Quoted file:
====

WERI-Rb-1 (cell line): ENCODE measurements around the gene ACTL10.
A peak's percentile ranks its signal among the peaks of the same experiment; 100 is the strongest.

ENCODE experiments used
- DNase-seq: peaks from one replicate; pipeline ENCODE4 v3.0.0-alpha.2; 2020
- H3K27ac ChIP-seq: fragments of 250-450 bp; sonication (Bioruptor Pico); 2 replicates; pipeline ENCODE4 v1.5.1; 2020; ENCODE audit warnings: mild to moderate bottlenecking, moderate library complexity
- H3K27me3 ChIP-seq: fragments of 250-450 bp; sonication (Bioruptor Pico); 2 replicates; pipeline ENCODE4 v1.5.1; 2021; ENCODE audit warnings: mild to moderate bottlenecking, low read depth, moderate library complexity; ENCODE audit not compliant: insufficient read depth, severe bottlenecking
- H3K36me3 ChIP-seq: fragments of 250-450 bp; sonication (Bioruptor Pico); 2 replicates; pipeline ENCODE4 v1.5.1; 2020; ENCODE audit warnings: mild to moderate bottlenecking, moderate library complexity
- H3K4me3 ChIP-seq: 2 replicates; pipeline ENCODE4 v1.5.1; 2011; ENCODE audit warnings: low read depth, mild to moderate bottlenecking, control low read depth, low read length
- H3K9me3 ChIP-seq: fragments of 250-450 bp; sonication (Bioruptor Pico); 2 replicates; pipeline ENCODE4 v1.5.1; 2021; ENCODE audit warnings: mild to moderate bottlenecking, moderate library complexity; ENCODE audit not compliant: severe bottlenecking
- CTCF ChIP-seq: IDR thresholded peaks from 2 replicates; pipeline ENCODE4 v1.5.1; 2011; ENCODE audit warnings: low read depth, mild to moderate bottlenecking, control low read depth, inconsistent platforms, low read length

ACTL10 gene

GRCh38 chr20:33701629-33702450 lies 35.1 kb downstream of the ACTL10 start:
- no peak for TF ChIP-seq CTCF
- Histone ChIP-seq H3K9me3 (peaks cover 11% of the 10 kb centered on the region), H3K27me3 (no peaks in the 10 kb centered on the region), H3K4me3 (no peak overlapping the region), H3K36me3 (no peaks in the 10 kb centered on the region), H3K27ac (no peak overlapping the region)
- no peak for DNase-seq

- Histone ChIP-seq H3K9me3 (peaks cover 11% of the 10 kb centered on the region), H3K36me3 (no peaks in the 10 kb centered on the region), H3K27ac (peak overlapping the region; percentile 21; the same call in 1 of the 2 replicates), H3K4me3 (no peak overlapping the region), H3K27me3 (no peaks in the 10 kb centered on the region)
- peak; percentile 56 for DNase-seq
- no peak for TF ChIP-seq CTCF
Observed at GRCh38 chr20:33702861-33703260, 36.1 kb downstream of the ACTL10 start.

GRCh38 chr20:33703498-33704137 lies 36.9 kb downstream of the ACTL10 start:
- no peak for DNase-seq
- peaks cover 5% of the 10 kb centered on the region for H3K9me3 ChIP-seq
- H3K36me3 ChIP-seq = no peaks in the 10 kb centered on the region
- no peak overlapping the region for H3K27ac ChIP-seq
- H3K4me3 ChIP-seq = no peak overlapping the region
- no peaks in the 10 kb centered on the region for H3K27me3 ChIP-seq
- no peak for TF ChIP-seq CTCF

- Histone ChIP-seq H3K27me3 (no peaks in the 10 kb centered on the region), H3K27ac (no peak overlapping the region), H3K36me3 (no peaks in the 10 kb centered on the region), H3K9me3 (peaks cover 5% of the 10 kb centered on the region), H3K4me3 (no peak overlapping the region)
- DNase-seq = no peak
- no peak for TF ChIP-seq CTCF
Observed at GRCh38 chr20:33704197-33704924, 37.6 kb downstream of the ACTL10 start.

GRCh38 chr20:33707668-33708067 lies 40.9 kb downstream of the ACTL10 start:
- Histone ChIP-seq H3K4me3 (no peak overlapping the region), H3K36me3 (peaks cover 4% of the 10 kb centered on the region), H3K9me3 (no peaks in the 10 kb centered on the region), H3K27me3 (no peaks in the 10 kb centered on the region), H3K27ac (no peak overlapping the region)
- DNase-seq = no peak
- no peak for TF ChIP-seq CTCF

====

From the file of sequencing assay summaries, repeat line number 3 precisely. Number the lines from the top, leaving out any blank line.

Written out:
ENCODE experiments used